Organ donor opt-out system 'unlikely' to increase donations

Opt-out donation plan 'will not increase donors'

Opt-out donation plan 'will not increase donors'

Dr Magda Osman, the lead researcher, said: "If you automatically presume consent of the entire nation by putting them into an opt-out system, what you do is you artificially inflate the numbers on the register but it doesn't necessarily translate into more organ donations".

The study was a psychology experiment involving a total of almost 1,300 people from a number of different countries with different systems of organ donation, including the US, UK, Germany, Austria, Spain, France and Norway.

Instead, donors should be encouraged to actively choose to "opt-in" to ensure they genuinely wish to donate their organs, say scientists.

Three studies involving nearly 1,300 United States and European men and women aged 18 to 72 showed that a donor's underlying wish to donate was perceived to be stronger if they had opted in.

Wales introduced an opt in system in 2015 but it has not increased donations.

Scotland plans to introduce a similar scheme and Northern Ireland has also expressed an interest.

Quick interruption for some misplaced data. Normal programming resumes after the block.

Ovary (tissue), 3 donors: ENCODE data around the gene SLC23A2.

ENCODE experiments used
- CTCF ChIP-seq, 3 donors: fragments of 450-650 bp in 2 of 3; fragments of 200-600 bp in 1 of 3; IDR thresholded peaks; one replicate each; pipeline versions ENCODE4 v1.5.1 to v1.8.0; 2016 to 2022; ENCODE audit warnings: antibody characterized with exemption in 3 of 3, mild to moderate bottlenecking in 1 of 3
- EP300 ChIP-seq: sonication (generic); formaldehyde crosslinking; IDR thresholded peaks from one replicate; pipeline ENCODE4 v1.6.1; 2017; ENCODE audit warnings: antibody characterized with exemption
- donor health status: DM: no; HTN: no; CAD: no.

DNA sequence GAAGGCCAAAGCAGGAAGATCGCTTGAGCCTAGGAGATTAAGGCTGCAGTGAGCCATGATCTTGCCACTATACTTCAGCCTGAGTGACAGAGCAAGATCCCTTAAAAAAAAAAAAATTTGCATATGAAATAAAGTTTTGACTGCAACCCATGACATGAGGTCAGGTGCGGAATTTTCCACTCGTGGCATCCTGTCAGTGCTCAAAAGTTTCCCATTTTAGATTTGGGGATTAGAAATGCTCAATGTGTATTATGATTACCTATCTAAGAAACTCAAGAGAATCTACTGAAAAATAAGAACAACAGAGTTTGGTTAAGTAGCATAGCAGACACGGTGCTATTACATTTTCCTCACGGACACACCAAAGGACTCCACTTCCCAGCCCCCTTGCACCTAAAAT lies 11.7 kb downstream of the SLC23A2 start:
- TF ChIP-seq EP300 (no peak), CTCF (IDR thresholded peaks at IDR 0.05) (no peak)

Osman said: "We've already got a situation where veto rates are quite high under circumstances where you generally have to indicate consent".

NHSBT said this resulted in around 1,200 people missing out on potentially life-saving transplants.

Why might an opt-out system not increase donations?

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In England there have been specific drives encouraging people to tell family members about their wishes surrounding organ donation in the event of their death.

The study involved more than 1,200 American and European participants from countries that had either opt-in or default opt-out systems taking on the role of a third party to judge the likelihood that an individual's "true wish" was to actually donate their organs, given that they were registered to donate on the organ donation register.

"This should involve an expressed statement of intention if their wish is to donate, or an expressed statement of intention if there is an objection to donate".

"Being automatically transferred into the system doesn't provide a strong signal [to your family members] as to whether you want to donate your organs, so that's going to exacerbate a problem which already exists".

What's the argument for the opt-out system?

Even under the existing opt-in system, many relatives have vetoed organ donation.

In 2017/18 there were 6,044 people in the United Kingdom waiting for a transplant and 411 patients died while waiting.

Commenting on the new study, an NHS Blood and Transplant spokesman said: "This is a decision for the Government and Parliament".

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